in: Climate Policy 15 (5),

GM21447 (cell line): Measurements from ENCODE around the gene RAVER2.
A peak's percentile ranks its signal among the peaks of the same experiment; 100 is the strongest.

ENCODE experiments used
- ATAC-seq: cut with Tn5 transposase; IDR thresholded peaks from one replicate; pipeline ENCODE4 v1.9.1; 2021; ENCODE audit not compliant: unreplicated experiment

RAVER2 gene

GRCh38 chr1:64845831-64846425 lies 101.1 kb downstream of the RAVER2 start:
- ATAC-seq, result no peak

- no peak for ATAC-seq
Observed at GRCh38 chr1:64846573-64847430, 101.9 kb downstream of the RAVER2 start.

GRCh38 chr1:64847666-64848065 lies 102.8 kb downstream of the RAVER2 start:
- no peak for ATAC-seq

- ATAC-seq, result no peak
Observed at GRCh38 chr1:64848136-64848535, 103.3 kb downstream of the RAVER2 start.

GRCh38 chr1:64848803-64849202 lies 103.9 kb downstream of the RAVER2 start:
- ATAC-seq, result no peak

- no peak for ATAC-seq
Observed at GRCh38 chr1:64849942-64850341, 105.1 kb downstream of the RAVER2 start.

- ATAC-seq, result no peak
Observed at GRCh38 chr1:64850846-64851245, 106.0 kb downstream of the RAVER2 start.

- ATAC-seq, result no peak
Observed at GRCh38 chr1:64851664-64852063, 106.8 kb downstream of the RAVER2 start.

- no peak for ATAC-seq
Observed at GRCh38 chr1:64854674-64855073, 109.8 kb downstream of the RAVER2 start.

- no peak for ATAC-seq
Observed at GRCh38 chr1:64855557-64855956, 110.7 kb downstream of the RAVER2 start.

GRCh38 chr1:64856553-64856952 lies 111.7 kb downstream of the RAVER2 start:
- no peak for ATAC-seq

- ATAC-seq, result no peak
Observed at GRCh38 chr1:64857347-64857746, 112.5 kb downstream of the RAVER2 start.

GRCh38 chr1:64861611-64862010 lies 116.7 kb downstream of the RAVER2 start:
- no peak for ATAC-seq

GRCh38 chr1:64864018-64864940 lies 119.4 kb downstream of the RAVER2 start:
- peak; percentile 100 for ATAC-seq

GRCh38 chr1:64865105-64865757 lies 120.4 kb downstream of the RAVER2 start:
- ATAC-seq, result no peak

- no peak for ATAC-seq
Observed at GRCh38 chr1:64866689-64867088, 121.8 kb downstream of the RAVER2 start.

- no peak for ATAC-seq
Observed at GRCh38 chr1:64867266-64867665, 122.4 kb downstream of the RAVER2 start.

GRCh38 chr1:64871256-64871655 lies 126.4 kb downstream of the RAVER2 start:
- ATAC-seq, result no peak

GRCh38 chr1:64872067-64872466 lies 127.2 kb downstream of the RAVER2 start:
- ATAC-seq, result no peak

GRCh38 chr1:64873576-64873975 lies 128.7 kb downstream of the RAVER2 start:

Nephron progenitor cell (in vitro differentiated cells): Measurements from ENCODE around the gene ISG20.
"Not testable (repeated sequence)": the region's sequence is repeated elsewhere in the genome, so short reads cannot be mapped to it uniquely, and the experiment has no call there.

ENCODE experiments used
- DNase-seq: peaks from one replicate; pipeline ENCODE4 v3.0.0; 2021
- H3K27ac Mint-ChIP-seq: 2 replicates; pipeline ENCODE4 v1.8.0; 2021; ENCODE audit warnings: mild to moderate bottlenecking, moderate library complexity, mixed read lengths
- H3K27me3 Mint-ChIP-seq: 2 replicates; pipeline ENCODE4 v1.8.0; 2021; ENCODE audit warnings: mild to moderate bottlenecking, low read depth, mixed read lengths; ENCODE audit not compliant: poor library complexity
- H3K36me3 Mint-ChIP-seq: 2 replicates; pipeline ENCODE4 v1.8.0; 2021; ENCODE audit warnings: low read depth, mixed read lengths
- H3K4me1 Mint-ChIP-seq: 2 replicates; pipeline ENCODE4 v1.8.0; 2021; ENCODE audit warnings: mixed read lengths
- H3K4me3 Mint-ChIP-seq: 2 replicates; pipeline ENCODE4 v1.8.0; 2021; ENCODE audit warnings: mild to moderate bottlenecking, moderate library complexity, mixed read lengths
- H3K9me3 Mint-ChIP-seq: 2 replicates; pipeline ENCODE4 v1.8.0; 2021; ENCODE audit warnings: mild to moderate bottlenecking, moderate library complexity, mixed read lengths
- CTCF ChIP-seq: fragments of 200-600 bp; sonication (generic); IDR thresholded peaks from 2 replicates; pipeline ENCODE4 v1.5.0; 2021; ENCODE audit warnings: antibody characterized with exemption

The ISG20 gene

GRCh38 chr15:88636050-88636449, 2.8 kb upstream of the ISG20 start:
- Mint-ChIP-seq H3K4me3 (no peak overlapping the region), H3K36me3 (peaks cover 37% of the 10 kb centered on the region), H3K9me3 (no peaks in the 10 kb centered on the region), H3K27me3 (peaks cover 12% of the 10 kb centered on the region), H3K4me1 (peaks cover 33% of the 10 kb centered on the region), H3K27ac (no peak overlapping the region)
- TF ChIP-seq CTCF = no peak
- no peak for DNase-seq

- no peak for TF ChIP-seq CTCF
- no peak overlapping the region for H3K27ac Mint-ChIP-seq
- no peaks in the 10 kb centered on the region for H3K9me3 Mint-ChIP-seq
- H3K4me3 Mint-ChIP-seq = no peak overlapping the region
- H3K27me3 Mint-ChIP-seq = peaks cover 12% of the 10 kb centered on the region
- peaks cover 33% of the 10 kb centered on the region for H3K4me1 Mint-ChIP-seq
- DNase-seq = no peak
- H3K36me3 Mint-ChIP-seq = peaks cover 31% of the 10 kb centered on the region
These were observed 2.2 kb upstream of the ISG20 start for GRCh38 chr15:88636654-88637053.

International political debates increasingly stress the importance of private climate finance. Knowledge of private engagement in mitigating climate change and in more advanced economies is growing, but the evidence base for private sector engagement in climate change adaptation in developing countries remains weak. This paper conceptualises and scrutinizes private sector engagement in adaptation and adaptation finance in developing countries. Based on a case study on the agricultural sector in Zambia, it concludes that the domestic private sector in particular can contribute substantially to adaptation in direct and indirect ways, and that domestic policies incentivize such contributions. However, international private financing of adaptation is more limited and its analysis requires a stricter interpretation of adaptation. Private sector engagement in adaptation and adaptation finance can supplement, but not substitute, public investments in adaptation. These limitations are particularly important when discussing private adaptation finance as part of the developed countries’ pledge to mobilize USD 100 billion of climate finance per annum from 2020 onwards.